PrimeCuts: This Week in the Journals

January 11, 2010


Kathir Palanisamy MD

Faculty peer reviewed

With the recent Christmas day terrorist attack fresh in our memories, the New York Times published an article about some of the health risks of the proposed whole body airport scanners. The two major technologies used in these whole body scanners are backscatter and millimeter wave. Backscatter scanners use ionizing radiation, about 1% of the amount used in dental x-rays. To put this into perspective according to Robert Barish’s book, “The Invisible Passenger,” the dose delivered would be the same as a few minutes in a high altitude airplane. At high altitudes there is much less atmosphere to shield passengers from cosmic radiation. Even so, radiation experts are divided whether this small amount of radiation will collectively lead to more cancer deaths in a large population. Millimeter wave scanners utilize non ionizing radiation, however the image they create are not as clear. Ultimately, we have to decide as a society what inconveniences and possible health risks we are willing to accept in the name of safety. (1)

H1N1 influenza continued to be in the headlines this week with an article in the New England Journal of Medicine about the risks it poses in pregnant women. The study looked at data collected by the California Department of Health about reproductive age women who were hospitalized or deceased in the state of California from April 2009 to August 2009. The study had a couple of noteworthy findings. There was a high incidence of false negatives (38%) in the rapid antigen test as compared to the gold standard of RT-PCR. In addition, later treatment, defined as more than two days after symptom onset with antivirals, led to a relative risk of 4.3 for admission to the ICU or death as compared to early treatment. Thus, the study suggests that even with negative rapid antigen tests, treatment with antivirals should be considered. (2)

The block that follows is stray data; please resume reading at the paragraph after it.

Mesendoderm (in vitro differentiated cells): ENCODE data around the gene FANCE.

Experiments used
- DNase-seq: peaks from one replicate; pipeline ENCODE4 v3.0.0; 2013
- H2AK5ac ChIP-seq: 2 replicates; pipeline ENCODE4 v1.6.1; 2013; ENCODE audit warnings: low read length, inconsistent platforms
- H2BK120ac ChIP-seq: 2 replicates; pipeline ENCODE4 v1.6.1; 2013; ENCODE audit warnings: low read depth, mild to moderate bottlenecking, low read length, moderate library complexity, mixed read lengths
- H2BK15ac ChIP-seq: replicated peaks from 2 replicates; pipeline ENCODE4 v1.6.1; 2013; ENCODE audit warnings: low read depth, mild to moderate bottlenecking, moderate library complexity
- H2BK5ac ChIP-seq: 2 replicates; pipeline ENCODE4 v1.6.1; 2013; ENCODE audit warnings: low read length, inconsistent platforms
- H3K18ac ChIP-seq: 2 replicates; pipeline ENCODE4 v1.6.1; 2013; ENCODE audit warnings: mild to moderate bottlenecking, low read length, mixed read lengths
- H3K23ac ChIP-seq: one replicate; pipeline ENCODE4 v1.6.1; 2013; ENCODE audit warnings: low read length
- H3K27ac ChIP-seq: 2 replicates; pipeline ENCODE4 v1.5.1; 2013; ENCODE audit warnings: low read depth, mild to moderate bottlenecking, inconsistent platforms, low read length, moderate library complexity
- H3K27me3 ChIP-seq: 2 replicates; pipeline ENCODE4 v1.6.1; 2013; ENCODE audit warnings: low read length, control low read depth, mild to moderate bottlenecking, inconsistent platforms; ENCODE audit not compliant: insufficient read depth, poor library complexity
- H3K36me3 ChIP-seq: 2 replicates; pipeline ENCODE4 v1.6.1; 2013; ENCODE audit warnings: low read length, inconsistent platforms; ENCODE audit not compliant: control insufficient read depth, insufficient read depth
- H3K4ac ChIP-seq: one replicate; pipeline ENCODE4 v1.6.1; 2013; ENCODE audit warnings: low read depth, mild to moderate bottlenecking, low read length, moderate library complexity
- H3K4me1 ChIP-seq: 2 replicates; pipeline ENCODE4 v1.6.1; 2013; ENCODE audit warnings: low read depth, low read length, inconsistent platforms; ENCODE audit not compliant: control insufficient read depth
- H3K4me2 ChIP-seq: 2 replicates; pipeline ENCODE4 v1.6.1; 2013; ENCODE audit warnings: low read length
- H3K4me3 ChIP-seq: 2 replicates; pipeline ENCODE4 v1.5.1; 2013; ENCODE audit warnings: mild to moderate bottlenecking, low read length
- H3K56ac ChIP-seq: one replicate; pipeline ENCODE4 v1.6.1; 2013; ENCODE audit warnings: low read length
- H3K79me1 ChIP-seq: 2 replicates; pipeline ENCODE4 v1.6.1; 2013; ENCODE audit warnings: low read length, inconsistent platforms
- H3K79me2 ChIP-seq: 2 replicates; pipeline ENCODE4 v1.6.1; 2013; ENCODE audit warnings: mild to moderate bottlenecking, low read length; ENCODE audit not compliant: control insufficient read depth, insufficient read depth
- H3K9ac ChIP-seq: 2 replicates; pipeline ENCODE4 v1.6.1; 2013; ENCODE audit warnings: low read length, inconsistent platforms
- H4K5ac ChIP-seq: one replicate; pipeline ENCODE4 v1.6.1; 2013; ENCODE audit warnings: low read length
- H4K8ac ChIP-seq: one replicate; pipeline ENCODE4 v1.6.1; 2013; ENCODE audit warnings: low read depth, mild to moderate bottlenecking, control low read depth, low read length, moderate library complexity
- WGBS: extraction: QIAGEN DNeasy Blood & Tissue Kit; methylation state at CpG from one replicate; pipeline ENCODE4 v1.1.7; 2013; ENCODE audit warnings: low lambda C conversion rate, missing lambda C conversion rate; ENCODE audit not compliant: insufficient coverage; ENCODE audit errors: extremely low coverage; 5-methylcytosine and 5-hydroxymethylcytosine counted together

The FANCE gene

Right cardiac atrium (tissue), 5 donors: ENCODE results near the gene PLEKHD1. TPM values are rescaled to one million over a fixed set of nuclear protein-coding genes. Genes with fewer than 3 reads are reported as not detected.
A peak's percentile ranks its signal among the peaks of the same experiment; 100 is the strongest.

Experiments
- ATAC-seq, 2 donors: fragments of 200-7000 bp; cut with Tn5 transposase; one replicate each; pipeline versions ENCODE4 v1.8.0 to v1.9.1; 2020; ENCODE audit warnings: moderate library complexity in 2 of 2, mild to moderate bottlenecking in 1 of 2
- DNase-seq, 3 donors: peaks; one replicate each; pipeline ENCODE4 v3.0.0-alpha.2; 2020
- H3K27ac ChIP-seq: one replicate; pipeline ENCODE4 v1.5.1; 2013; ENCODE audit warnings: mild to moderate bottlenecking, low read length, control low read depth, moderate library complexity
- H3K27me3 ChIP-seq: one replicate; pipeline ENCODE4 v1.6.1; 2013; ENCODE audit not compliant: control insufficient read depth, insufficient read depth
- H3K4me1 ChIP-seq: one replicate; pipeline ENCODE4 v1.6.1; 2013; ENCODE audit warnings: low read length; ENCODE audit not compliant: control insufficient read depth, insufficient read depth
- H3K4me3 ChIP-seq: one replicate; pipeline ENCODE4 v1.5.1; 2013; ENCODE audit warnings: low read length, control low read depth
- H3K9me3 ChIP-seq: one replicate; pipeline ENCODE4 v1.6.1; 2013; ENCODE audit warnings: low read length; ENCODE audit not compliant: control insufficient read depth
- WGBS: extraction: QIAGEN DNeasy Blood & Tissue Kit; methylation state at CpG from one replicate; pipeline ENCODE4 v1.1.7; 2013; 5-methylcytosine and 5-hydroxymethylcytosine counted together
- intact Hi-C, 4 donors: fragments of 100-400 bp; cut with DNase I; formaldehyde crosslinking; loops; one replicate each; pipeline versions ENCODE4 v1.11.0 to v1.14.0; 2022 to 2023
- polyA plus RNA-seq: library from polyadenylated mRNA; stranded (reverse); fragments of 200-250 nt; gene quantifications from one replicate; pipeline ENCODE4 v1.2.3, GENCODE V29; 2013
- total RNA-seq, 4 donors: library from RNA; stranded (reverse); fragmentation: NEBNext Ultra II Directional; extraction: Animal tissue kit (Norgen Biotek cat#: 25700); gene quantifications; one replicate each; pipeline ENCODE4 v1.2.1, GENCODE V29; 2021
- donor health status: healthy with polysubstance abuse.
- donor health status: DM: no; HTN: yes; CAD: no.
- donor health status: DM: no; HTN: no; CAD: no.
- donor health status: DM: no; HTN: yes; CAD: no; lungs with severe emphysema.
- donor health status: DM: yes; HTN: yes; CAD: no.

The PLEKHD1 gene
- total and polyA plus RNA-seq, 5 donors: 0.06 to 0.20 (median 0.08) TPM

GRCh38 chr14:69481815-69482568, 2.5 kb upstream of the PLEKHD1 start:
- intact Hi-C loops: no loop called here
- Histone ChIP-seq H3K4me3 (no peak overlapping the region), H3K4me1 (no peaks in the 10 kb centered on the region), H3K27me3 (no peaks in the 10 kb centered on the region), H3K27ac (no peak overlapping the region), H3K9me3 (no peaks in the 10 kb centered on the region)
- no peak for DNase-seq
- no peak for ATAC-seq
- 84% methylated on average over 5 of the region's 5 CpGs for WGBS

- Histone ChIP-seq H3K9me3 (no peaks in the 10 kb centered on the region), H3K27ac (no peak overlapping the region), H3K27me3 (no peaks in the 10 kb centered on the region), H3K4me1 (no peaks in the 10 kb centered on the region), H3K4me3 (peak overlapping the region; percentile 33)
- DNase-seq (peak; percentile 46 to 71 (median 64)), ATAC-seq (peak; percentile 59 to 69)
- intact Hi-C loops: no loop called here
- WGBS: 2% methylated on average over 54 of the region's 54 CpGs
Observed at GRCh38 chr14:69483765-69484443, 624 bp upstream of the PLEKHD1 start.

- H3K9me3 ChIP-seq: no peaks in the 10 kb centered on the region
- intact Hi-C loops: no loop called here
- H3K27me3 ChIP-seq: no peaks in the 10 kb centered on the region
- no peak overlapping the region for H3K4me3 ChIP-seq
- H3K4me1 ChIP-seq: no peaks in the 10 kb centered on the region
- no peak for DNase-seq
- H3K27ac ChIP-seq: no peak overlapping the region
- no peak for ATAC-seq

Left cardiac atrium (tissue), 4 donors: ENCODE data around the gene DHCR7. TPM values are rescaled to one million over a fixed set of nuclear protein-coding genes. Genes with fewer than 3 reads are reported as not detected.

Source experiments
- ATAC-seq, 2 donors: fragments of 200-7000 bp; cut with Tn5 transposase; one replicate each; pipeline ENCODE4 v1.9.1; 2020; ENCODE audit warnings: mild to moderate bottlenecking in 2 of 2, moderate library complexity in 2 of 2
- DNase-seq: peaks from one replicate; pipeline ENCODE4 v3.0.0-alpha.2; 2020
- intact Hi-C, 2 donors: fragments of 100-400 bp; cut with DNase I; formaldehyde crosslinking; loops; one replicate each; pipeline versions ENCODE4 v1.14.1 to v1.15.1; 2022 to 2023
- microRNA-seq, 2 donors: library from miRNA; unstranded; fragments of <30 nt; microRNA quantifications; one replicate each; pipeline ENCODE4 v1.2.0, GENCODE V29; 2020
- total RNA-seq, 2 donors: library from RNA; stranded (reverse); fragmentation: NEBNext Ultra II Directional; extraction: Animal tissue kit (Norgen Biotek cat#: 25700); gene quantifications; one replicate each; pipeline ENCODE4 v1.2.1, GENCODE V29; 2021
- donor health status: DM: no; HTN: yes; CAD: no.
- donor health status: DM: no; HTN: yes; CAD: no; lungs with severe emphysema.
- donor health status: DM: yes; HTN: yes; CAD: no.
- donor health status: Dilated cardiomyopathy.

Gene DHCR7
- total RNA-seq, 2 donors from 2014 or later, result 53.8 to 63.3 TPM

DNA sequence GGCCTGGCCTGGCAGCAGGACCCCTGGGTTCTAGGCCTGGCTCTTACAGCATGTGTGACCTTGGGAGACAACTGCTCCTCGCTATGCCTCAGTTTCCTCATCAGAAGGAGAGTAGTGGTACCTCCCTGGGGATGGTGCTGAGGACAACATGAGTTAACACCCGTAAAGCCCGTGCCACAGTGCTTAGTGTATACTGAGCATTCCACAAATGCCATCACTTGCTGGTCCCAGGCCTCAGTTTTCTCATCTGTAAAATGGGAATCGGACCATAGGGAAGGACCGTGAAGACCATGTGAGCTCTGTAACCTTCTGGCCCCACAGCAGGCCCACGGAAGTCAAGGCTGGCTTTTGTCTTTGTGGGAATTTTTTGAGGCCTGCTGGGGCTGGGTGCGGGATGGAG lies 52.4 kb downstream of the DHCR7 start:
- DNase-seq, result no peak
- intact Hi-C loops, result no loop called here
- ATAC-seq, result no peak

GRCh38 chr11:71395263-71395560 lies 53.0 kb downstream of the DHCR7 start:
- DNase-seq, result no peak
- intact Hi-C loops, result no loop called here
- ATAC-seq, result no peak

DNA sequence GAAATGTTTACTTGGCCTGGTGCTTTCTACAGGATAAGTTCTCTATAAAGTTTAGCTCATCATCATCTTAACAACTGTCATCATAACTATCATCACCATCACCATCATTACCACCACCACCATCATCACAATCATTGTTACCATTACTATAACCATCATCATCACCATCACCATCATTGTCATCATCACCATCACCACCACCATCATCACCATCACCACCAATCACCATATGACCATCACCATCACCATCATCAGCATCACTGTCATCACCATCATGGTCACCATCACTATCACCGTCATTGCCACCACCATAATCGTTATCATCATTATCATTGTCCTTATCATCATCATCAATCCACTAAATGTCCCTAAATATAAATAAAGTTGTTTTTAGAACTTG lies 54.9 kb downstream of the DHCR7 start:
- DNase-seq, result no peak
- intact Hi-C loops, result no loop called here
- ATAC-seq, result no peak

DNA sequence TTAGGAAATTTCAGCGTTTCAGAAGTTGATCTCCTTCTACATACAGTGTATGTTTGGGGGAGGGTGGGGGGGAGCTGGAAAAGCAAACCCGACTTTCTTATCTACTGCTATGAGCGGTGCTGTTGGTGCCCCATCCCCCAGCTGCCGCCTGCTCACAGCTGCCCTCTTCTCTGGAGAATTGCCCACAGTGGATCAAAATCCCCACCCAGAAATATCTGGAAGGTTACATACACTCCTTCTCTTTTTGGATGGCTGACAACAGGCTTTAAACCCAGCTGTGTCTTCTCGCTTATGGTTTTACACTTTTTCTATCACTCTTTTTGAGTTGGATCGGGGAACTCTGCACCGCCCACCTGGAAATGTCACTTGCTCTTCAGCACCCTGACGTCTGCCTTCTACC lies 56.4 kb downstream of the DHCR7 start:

Also in this week’s New England Journal of Medicine were two articles focusing on the prevention of surgical infections. The first studied the efficacy of decreasing Staphylococcus aureus health care-associated infections in patients who are nasal carriers of this organism. A total of 917 patients who were expected to stay in the hospital for greater than four days and were identified by real-time polymerase-chain-reaction (PCR) assay as being nasal carriers of S.aureus were randomized to treatment with intranasal mupirocin and chlorhexidine soap versus placebo. All S. aureus strains identified on PCR assay in this study were susceptible to methicillin and mupirocin. The rate of post operative S. aureus infection in the mupirocin-chlorhexidine group was 3.4%, as compared with 7.7% in the placebo group (RR 0.42; 95% CI, 0.23 to 0.75). This relative risk of 0.21 was most pronounced for deep surgical-site infections. This article suggests that the number of surgical-site S. aureus infections acquired in the hospital can be reduced by rapid screening and decolonizing of nasal carriers of S. aureus on admission. (3)